A child curls his toes at the training center of the Second Stadium of Qingdao, Shandong Province.
A child curls his toes at the training center of the Second Stadium of Qingdao, Shandong Province. (Photo: Global Times)



The gymnastics team warms up at a renowned elementary school in Shanghai.

The gymnastics team warms up at a renowned elementary school in Shanghai. (Photo: Global Times)



A girl is exercising her core at the Anhui Provincial Gymnastics Team Training Center.

A girl is exercising her core at the Anhui Provincial Gymnastics Team Training Center. (Photo: Global Times)






A coach helps a young student stretch at the Beijing Sports Training Center.
A coach helps a young student stretch at the Beijing Sports Training Center. (Photo: Global Times)



A coach sits on a girl's thigh during splits stretches at the Shenyang sports school in Liaoning Province. About 60 students from 6 to 15 years old train here, the best of which continue on to the national team.

A coach sits on a girl's thigh during splits stretches at the Shenyang sports school in Liaoning Province. About 60 students from 6 to 15 years old train here, the best of which continue on to the national team. (Photo: Global Times)



A boy trains with the help of a bucket in Zhangshan Sports School in Guangdong Province.

A boy trains with the help of a bucket in Zhangshan Sports School in Guangdong Province. (Photo: Global Times)



A girl stretches at the Shenyang Sports School in Liaoning Province.

A girl stretches at the Shenyang Sports School in Liaoning Province. (Photo: Global Times)

(Source: http://www.globaltimes.cn/content/725471.shtml)



Lifting more than their body weight
Global Times | 2012-8-7 19:50:04 By Global Times
Main: A boy practises weightlifting in Xiamen Sports School, now the Xiamen Competitive Sports Management Center. Photo: CFP
A boy practises weightlifting in Xiamen Sports School, now the Xiamen Competitive Sports Management Center. (Photo & Source: CFP & Global Times)
While most children enjoy their holidays by attending summer camps or throwing themselves into their hobbies, some boys and girls are sweating out in sports schools, practising to one day reach their Olympic dreams.

In a bungalow of the Xiamen Competitive Sports Management Center, Fujian Province, dozens of junior weightlifters are busy training under the watchful gaze of their coaches.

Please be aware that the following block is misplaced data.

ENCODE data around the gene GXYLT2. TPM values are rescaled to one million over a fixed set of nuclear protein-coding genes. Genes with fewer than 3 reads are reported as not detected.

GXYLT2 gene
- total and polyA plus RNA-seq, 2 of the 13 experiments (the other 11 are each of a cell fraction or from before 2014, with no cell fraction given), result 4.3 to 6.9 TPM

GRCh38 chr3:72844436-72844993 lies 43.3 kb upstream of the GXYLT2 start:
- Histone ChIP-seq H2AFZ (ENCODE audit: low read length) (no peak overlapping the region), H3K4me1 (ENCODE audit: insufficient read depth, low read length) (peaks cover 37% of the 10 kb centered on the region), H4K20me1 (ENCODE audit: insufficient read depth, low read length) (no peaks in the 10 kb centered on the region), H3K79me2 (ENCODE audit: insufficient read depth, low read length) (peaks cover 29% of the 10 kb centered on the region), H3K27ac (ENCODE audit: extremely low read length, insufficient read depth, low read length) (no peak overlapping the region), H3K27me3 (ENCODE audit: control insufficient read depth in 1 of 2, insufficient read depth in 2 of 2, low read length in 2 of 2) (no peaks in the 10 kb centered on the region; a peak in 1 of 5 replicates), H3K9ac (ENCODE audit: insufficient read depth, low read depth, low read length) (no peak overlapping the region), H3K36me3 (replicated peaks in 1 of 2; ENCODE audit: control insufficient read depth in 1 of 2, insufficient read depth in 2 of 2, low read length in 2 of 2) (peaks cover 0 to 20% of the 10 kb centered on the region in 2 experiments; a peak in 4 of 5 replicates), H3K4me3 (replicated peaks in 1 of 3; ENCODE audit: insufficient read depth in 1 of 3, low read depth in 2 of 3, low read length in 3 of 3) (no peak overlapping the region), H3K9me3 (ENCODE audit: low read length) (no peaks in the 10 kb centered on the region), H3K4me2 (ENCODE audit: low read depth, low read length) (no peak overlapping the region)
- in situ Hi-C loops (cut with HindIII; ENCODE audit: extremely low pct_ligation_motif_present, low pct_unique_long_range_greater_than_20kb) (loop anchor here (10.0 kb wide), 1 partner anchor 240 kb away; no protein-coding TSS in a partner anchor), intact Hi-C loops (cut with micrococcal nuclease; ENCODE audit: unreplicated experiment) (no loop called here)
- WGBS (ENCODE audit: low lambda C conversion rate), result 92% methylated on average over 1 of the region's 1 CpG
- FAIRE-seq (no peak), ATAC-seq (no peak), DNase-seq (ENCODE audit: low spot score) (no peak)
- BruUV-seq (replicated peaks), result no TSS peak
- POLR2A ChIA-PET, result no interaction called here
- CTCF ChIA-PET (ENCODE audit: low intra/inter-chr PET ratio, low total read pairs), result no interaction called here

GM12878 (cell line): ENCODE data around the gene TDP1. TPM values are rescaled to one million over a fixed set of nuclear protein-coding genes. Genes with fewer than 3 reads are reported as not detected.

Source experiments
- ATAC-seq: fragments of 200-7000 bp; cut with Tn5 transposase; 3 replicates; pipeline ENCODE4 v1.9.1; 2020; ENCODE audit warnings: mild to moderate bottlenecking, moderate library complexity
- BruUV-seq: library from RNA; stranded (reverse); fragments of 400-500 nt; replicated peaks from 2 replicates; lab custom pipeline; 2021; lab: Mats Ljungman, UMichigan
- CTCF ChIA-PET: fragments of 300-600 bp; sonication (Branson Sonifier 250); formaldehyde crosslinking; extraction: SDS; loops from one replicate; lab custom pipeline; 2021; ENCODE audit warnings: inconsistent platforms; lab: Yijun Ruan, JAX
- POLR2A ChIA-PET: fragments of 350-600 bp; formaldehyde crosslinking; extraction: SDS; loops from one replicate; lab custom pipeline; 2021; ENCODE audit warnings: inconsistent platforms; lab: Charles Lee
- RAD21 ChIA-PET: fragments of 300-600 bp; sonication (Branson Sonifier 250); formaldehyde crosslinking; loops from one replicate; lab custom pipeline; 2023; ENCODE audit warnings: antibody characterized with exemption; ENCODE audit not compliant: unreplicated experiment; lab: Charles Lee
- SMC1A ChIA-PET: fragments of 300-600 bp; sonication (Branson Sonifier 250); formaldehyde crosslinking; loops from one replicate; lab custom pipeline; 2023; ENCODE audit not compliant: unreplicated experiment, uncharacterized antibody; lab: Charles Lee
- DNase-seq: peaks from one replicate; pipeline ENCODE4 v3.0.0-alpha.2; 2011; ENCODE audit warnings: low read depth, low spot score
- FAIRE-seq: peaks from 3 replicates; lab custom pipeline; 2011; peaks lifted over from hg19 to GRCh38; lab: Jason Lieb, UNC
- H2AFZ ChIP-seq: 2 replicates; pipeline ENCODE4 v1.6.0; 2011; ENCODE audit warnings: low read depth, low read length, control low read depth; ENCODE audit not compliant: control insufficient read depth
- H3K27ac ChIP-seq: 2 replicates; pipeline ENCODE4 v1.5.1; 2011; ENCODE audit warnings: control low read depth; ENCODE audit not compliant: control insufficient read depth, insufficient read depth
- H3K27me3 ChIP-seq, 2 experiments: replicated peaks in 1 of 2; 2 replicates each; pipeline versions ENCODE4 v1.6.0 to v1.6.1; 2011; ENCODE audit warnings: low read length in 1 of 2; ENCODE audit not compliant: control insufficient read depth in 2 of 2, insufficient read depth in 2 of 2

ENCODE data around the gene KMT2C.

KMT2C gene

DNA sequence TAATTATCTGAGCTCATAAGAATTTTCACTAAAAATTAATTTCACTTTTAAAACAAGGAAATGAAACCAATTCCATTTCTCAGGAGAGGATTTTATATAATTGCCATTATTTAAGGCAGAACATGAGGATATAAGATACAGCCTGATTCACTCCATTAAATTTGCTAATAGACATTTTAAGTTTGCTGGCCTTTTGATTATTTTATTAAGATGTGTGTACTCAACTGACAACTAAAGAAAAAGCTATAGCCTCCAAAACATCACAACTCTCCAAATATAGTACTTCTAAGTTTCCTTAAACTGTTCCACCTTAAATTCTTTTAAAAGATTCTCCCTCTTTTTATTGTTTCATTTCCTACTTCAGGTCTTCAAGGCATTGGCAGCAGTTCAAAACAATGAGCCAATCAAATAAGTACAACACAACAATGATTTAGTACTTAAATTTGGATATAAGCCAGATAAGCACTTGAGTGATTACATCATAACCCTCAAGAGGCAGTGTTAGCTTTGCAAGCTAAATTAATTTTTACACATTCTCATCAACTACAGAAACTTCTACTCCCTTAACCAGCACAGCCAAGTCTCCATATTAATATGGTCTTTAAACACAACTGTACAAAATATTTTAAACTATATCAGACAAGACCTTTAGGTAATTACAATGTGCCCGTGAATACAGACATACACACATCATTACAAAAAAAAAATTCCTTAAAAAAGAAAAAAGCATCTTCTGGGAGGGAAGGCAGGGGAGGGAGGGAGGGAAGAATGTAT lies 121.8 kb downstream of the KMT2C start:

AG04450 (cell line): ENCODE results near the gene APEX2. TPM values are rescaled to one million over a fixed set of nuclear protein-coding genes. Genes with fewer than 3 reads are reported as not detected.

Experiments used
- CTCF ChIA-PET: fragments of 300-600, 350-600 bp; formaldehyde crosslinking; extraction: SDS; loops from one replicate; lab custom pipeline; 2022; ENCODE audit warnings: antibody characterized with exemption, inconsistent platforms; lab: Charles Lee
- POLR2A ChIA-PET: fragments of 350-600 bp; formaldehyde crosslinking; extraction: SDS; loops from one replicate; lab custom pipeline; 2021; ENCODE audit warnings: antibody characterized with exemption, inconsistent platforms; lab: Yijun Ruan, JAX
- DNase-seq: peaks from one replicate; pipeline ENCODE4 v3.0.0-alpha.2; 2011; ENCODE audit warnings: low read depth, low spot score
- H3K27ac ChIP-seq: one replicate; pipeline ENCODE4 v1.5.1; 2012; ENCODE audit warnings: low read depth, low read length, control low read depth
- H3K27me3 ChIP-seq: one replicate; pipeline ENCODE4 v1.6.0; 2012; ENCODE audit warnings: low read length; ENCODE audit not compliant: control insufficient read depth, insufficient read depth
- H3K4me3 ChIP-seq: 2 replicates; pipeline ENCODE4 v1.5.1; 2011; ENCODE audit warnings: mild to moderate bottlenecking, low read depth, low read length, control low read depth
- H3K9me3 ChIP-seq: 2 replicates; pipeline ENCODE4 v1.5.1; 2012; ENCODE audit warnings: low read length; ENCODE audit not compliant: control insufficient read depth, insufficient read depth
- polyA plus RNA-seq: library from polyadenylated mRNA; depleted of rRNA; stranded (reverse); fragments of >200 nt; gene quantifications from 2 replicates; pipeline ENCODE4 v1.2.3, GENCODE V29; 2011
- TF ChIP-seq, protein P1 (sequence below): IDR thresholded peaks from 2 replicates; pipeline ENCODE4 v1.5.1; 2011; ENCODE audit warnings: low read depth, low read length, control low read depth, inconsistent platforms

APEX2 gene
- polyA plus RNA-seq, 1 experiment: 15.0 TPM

Gao Xisong, 13, has been exercising harder in recent days. Weighing only 32 kilograms, she can hoist up iron plates weighing 37 kilograms. Her dream to be a top weightlifter has become firmer than ever since a former student of the same school, Lin Qingfeng, won the gold medal in the men's 69 kg weightlifting category at the London Olympic Games on July 31.

Lin, 23, started when he was 10, had trained at the center for four years, before being selected for the provincial team in 2003 and then for the national squad in 2010.

The whole center, especially its close to 70 weightlifting trainees, was excited at the news.

China has become a steady competitor in worldwide weightlifting events. At the ongoing London Games, China's team of 10 weightlifters has reaped five gold and two silver medals.

However, a mere handful can fulfill their dreams. All the trainees first try to make the national weightlifting team, which is made up of fewer than 100 athletes.

Cao Xinmin, a weightlifting coach in Jiangsu Province, said that around 20,000 prospective weightlifters are training nationwide.

However, Pan Qingyuan, deputy director of the center, told the Global Times on Monday that the number must be much bigger, since Fujian has 2,000 weightlifting trainees alone.

Pan admitted that most kids sent to weightlifting schools come from poor families.

"But as livelihoods improve, fewer parents want to send their children off to become weightlifters," he said. "After all, unlike most other sports, weightlifting requires more hardship, is less interesting, and offers fewer job options after retirement."



Boys undergo relaxation training at the center. Photo: CFP
Boys undergo relaxation training at the center. (Photo & Source: CFP & Global Times)

Junior weightlifters drink water during a break. Photo: CFP

Junior weightlifters drink water during a break. (Photo & Source: CFP & Global Times)





Children practise basic weightlifting moves in front of a mirror.  Photo: CFP

Children practise basic weightlifting moves in front of a mirror. (Photo & Source: CFP & Global Times)
 


(Source: http://www.globaltimes.cn/content/725685.shtml)